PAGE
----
Book Review: Yellow Jack

Yellow Jack

Josh Russell

WW Norton & Company

250 pages

Today marks exactly two weeks until my wedding and since I am getting married in New Orleans, I decided to spend these two weeks focused on literature set in NO.  Yellow Jack was my first pick and boy was it a good one!

I chose Yellow Jack for one reason, besides the fact that it is based in NO. The reason is because it’s about a pestilence–for whatever reason that fascinates me.  In reality, “yellow jack” played a role in the book, but it involved so much more. 

Claude Marchand is studying under Daguerre in Europe when the two of them discover the daguerreotype–pretty much the first form of photography.  Because I am a novice to the process, I will quote my good friend Wikipedia:

The image in a Daguerreotype is formed by amalgam i.e. a combination of mercury and silver. Mercury vapor from a pool of heated mercury is used to develop the plate that consists of a copper plate with a thin coating of silver rolled in contact that has previously been sensitised to light with iodine vapour so as to form silver iodide crystals on the silver surface of the plate.

Exposure times were later reduced by using bromine to form silver bromide crystals.

The image is formed on the surface of the silver plate that looks like a mirror. It can easily be rubbed off with the fingers and will oxidise in the air, so from the outset daguerreotypes were mounted in sealed cases or frames with a glass cover.

The image in a Daguerreotype is formed by amalgam i.e. a combination of mercury and silver. Mercury vapor from a pool of heated mercury is used to develop the plate that consists of a copper plate with a thin coating of silver rolled in contact that has previously been sensitised to light with iodine vapour so as to form silver iodide crystals on the silver surface of the plate.

Exposure times were later reduced by using bromine to form silver bromide crystals.

The image is formed on the surface of the silver plate that looks like a mirror. It can easily be rubbed off with the fingers and will oxidise in the air, so from the outset daguerreotypes were mounted in sealed cases or frames with a glass cover.

When viewing the daguerreotype, a dark surface is reflected into the mirrored silver surface, and the reproduction of detail in sharp photographs is very good, partly because of the perfectly flat surface.

Marchand decides to flee Europe and when he travels to New Orleans, he introduces the dagguereotype, which he renames “soliotype”, and opens a studio.  Many of the soliotypes Marchand does are “memorials”, meaning that they are done after death.  I had heard a bit about that before reading Yellow Jack, but I hadn’t realized how popular it was! According to the book, many people didn’t even have their picture taken at all during their life–only after death.  I did a Google image search and apparently the prevalence of memorial dagguereotypes is true, because I found a TON. 

So anyway, obviously the city is being plagued, literally, and the morbidity of life back then is all too real to Marchand, but there is more to the book than that.  Marchand is caught in a love triagnle between Millicent, a gritty street girl, and Vivian, who was born into the lap of luxury.  Marchand seems to value them based on their social status–he treats Millicent like crap while he worships Vivian, yet he seems to be in love with both of them.  The novel is very erotic and the love triangle between Claude, Vivian and Millicent is intriguing.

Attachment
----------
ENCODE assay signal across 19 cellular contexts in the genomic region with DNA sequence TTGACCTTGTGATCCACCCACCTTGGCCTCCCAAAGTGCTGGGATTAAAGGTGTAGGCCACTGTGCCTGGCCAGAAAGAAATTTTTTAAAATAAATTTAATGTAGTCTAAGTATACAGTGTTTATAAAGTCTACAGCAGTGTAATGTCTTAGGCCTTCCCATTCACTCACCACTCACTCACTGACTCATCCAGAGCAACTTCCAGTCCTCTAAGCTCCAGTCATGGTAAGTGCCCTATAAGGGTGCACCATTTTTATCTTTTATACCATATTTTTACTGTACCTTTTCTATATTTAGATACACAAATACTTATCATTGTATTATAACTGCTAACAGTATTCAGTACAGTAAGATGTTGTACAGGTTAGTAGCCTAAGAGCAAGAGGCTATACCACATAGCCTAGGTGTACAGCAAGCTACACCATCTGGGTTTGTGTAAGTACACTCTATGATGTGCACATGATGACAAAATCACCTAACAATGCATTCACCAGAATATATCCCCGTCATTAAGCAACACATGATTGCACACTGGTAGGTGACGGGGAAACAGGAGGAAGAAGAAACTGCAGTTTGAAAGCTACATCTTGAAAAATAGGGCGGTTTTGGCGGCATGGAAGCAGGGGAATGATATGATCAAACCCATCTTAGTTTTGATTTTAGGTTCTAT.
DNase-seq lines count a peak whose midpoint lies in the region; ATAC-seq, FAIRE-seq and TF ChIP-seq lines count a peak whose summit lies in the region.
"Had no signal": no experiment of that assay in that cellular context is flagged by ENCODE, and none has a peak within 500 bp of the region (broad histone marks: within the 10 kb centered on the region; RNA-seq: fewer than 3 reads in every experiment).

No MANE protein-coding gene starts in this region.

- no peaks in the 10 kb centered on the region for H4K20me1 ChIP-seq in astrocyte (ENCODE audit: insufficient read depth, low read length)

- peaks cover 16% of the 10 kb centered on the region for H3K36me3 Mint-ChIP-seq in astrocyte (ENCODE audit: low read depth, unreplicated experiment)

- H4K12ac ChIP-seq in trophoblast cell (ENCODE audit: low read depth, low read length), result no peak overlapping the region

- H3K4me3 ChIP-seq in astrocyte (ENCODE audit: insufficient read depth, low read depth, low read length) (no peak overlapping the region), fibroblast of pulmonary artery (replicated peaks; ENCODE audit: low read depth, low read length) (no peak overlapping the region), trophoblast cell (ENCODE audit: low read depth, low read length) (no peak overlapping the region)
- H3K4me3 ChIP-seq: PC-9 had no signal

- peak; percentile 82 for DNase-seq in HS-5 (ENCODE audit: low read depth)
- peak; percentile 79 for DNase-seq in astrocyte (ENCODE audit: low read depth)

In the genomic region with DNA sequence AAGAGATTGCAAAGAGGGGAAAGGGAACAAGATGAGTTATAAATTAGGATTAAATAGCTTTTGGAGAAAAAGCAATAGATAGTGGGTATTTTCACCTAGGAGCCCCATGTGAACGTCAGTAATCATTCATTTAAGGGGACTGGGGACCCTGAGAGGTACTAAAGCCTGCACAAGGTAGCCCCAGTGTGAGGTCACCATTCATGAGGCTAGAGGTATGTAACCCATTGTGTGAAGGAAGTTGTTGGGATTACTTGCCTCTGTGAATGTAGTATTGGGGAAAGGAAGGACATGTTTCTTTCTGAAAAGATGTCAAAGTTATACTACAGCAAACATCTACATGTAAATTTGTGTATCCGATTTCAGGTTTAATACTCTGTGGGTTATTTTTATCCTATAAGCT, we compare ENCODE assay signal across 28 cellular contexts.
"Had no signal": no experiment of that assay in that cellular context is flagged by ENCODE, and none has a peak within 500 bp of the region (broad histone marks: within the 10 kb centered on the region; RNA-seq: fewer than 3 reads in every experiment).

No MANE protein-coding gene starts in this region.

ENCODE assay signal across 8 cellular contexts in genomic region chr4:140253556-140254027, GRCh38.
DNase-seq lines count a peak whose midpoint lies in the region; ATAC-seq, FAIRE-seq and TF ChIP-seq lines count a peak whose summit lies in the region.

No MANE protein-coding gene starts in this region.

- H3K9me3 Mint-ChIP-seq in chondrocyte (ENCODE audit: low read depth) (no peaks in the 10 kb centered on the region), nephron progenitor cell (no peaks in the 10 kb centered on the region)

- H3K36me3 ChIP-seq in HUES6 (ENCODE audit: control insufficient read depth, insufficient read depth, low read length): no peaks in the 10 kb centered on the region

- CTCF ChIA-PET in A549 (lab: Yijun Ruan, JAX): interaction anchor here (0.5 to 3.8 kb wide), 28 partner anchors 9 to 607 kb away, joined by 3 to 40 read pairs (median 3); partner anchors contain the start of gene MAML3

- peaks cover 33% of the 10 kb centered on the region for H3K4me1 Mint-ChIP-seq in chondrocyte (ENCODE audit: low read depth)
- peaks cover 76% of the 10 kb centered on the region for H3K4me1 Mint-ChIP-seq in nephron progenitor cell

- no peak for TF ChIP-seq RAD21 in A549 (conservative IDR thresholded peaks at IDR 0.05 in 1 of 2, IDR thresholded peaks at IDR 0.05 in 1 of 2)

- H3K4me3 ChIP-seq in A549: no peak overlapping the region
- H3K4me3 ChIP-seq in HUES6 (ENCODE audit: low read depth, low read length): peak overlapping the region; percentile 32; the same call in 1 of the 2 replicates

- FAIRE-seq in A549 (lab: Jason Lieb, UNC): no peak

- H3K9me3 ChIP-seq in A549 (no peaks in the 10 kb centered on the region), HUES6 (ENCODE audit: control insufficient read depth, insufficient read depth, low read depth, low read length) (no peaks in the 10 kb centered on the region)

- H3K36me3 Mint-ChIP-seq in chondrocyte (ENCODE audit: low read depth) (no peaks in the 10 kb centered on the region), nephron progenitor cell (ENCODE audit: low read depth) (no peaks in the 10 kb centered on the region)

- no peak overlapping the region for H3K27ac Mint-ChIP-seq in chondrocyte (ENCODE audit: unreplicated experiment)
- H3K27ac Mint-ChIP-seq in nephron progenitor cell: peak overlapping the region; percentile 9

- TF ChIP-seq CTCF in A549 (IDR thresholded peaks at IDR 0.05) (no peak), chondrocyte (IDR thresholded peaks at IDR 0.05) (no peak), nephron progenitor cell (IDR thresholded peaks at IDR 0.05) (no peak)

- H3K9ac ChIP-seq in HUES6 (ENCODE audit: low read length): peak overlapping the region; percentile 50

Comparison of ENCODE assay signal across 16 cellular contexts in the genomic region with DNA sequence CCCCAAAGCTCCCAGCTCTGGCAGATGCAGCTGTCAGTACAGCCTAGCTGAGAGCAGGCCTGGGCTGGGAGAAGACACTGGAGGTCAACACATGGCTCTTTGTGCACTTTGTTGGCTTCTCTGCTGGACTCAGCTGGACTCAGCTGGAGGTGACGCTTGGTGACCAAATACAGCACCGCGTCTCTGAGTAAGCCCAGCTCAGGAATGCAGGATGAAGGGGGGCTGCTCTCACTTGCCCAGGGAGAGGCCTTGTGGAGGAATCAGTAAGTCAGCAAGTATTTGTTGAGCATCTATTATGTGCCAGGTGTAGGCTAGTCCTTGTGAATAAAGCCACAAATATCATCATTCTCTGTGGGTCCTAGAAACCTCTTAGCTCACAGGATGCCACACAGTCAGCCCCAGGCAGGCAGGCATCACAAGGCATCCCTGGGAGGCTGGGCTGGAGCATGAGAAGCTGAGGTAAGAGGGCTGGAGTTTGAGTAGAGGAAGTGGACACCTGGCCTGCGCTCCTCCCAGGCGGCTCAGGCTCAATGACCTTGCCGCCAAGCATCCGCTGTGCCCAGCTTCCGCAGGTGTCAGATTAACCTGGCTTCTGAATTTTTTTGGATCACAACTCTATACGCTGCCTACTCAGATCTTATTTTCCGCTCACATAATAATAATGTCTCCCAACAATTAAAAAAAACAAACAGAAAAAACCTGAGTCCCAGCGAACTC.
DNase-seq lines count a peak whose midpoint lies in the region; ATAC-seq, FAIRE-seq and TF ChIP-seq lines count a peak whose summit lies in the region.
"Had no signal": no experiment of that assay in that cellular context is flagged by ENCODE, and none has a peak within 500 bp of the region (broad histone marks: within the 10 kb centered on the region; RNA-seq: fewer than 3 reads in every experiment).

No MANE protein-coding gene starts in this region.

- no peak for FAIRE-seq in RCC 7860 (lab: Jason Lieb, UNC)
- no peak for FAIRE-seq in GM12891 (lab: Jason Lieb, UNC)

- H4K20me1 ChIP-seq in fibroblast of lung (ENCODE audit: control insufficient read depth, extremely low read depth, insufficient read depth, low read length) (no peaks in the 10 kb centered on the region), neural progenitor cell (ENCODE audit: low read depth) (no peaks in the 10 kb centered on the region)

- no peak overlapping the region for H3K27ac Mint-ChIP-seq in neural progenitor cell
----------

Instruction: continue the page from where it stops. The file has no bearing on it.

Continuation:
Yellow Jack is full of so many intricacies, that I feel like I have only touched on a small part of the book.  The format was conducive to the novel and made it more readable.  It switched back and forth between Marchand and is point of view, Millicent’s diary entries and excerpts from a modern history book.  If you enjoy historical fiction but are looking for something different, check this book out!

Other Reviews:

None that I could fine!

I borrowed this book from my local library.

Book Review: The Gravedigger’s Daughter

The Gravedigger’s Daughter

Joyce Carol Oates

Harper Perennial

624 pages

The Gravedigger’s Daughter is a lengthy saga about the life of Rebecca Schwart Tignor aka Hazel Jones.  Rebecca’s family has come to the US from Europe as Jewish refugees and Rebecca’s father, Jacob, has gotten a job as a caretaker in Milburn , New York .  The five person family (parents Jacob and Ann, brothers Herschel and Gus, and Rebecca) live in the stone caretaker’s cottage on site.  Anna begins to lose it mentally and Jacob becomes more and more abusive towards his family as the shame of his life in the US eats away at him.  Eventually tragedy strikes the family, which starts Rebecca on a rollercoaster of despair. 

She meets and marries a young man names Niles Tignor as a teenager and she moves away with him and bears a son, Niley.  Despite warning signs, Rebecca has a romantic notion about Niles for the first few years of their marriage, but Niles is also an abusive man and Rebecca is forced to flee from him one night with Niley.  The fear of being on the run is forever present to Rebecca.  She is forced to change hers and Niley’s names and she chooses Zach and Hazel Jones.  The latter name was chosen because Rebecca was mistakenly believed to be a woman named Hazel Jones, and she adopts the moniker without ever knowing who the real Hazel Jones is. 

Meanwhile, Zack has issues of his own.  He slowly developes a hatred for his mother over the loss of his father.   He also turns out to be a prodigy on the piano.  Much of the book revolves around Zack’s growth both as a person and as a pianist.  His anger became more and more present throughout the book and was discouraging.   He became this brooding, sullen, hateful person and I felt that while some of his anger towards his mother was deserved, he also held her responsible for circumstances that were beyond her control.

One thing I definitely did not appreciate about The Gravedigger’s Daughter was the epilogue.  I don’t think I am giving anything away at all by discussing the epilogue, so hopefully no one else feels differently. It is an epistolary format between Rebecca and her long lost cousin.  My grievance is that it has nothing to do with the book.  I felt that it added absolutely nothing.  Has anyone else read the book and, if so, do you agree?  It’s twenty-five years later and Hazel is now back to being Rebecca.  Why? How?  What did the intervening years hold?  I felt no connect with the actual text.  Instead the epilogue just seemed slapped on.